FRANKFURT (Bloomberg) -- Germany, Europe's largest car market, has managed to buck the trend for falling new-car sales in Europe this year.
In the first six months, the market grew 0.7 percent in comparison with a 20 percent decline in Italy and a 14 percent fall in France, according to industry association ACEA, which predicts that car sales in the European Union will fall this year to the lowest level since 1995.
But the German market isn't as strong as it looks. With the debt crisis suffocating car demand in other markets, automakers are pushing for sales in Europe's biggest economy regardless of whether customers are really interested in buying.
In June, 87,454 vehicles were registered to dealers and carmakers, rather than consumers, representing 29 percent of the market, according to data from German auto-dealer group ZDK. These so-called self-registrations totaled 479,385 in the first half, an 11 percent jump from a year earlier.
To get self-registered vehicles off dealer lots, many are quickly sold as zero-kilometer used cars at discounts of more than 20 percent, according to Ferdinand Dudenhoeffer, director of the Center for Automotive Research at the University of Duisburg-Essen.
These phantom sales reflect the pressure to cut prices that's spread from southern Europe to stronger markets such as Germany and the UK.
"It's a bloodbath from a discount point of view," said Andy Palmer, executive vice president for global planning at Nissan. "We work in an industry that needs volume -- it needs to move metal -- so manufacturers discount."
Even premium carmaker BMW is feeling the pressure. Despite the fact the German carmaker targets traditionally recession-resistant wealthier customers and has forecast record sales this year after introducing a revamped 3-series sedan in February, it's not hard to find a bargain on a new BMW.
The car Web site mobile.de has dozens of offers from Italy, such as a latest-generation BMW 316d listed this week by a dealer in the northern town of Tavagnacco for 28,400 euros ($34,900), 16 percent below the German sticker price.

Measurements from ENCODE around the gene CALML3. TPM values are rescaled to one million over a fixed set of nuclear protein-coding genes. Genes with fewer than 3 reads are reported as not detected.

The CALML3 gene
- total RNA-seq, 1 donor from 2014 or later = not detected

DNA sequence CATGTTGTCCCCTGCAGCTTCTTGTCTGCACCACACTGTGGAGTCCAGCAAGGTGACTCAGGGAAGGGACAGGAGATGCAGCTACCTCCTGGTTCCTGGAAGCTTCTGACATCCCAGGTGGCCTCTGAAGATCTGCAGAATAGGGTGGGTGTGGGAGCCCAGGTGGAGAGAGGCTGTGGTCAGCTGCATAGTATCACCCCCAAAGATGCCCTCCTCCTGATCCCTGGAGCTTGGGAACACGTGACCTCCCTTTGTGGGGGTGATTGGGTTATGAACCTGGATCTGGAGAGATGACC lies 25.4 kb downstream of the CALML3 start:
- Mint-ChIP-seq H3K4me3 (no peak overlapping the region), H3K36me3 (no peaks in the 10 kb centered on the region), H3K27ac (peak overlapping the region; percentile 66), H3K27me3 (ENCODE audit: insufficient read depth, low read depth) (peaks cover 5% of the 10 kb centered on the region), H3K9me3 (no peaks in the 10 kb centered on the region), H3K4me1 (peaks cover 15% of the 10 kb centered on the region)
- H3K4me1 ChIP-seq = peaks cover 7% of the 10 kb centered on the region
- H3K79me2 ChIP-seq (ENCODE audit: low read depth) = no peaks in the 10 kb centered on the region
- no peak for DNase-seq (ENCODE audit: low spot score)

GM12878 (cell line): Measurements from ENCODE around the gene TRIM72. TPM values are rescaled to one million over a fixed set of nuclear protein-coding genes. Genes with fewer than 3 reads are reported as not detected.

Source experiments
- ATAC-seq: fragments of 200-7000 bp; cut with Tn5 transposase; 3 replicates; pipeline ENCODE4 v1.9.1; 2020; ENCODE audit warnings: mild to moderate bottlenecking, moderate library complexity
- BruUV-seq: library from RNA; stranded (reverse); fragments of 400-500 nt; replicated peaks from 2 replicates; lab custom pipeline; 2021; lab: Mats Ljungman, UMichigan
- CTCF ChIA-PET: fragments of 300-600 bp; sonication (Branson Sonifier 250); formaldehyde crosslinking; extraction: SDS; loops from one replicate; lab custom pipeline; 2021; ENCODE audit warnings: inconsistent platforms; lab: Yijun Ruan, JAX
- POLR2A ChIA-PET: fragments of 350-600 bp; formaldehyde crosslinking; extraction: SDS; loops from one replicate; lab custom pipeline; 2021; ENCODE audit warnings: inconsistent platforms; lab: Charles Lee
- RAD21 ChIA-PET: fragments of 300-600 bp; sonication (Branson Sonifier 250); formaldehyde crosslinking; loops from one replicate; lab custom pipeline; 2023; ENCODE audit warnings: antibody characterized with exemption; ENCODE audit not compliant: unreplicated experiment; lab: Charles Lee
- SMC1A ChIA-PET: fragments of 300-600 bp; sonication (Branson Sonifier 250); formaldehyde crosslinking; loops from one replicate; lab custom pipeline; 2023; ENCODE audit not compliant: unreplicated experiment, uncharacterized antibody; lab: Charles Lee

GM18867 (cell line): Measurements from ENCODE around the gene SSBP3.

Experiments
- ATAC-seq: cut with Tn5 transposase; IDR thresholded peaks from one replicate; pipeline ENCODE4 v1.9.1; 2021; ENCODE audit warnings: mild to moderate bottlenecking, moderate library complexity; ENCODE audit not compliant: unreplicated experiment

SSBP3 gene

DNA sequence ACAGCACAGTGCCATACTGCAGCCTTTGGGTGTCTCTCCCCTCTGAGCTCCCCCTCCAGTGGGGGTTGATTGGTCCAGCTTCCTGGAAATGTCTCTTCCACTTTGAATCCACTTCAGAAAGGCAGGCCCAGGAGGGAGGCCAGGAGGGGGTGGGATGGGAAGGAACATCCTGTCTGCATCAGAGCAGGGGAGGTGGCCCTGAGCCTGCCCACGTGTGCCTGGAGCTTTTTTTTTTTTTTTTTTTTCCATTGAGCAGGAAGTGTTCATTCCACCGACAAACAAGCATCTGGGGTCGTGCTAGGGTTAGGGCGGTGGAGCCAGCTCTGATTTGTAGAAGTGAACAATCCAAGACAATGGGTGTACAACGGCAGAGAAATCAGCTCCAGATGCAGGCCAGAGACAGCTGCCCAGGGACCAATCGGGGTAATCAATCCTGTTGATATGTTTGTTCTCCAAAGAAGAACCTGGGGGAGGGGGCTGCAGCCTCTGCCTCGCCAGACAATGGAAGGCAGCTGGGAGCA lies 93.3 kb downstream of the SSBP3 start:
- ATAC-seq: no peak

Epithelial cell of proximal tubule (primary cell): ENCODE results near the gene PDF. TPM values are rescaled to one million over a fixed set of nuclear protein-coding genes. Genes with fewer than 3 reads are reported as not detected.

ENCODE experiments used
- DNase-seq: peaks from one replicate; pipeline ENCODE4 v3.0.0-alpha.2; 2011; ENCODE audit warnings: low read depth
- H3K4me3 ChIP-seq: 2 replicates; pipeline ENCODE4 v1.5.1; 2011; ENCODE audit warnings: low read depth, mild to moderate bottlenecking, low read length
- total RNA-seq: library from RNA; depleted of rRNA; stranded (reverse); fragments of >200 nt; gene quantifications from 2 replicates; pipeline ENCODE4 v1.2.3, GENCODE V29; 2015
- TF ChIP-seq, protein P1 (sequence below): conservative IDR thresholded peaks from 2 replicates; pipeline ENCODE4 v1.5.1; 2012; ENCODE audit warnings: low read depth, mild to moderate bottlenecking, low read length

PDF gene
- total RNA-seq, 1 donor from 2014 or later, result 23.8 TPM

And it's not uncommon for customers to walk into German showrooms brandishing online quotes from abroad, demanding that salesmen meet their prices.
Werner Entenmann, who runs a BMW dealership in Germany's wealthy southwest, has long made a comfortable living selling luxury sedans to well-heeled Germans at or near list price. This summer, more buyers are bargaining.
"Every day customers are coming to our showroom with offers from other brands or other BMW dealers," said Entenmann, whose Autohaus Entenmann near Stuttgart sells about 2,200 cars a year. "This is part of our daily routine." Profits, he said, are down as the discounts eat into margins.
And BMW isn't the only premium carmaker being heavily discounted. A dealer in Rome listed a Mercedes-Benz C200 CDI wagon with automatic transmission, leather seats and alloy wheels on mobile.de for 33,499 euros, 22 percent off the German list price.
With more Germans seeking bargains, average new-car rebates in Germany jumped to 12 percent of the sticker price in July, the highest rate since at least August 2010, according to trade publication Autohaus PulsSchlag. Italy's Fiat had the steepest discounts in the country with 14.7 percent, followed by France's PSA/Peugeot-Citroen and Renault both at 14.1 percent on average.
"Everyone is chasing the last remaining consumers in Europe, and all the cars that can't be sold somewhere in the south are now being shipped to Germany," said Arndt Ellinghorst, a London-based analyst with Credit Suisse.
Automakers have been hit hard by the region's slowdown. The 13-member Euro Stoxx Autos and Parts Index has dropped 6.6 percent over the past six months, led by a 48 percent plunge by PSA, which posted a loss of 662 million euros at its auto unit in the first half. BMW declined 15 percent.
'At all cost'
"Many of our competitors are drastically pursuing volume and market share -- to some degree at all cost," said Doug Speck, sales and marketing chief at Volvo Car Corp. While self-registering vehicles boosts sales in the short term, "it's false euphoria," he said.
BMW's car prices have slipped 1 percent to 1.5 percent on average this year, Chief Financial Officer Friedrich Eichiner said on an Aug. 1 conference call -- though those figures wouldn't include most self-registered vehicles sold at a deep discount.
A wagon version of the new 3 series, to be introduced in September, should help the company counter pressure to reduce prices further in Europe, Eichiner said.
That may not be enough for Entenmann. The salesman, who also heads BMW's dealer association in Germany, is considering asking the carmaker to cut prices and ease requirements that dealers buy specified amounts of advertising in local media.
"If the situation deteriorates further," he said, "BMW has to help the dealers save costs."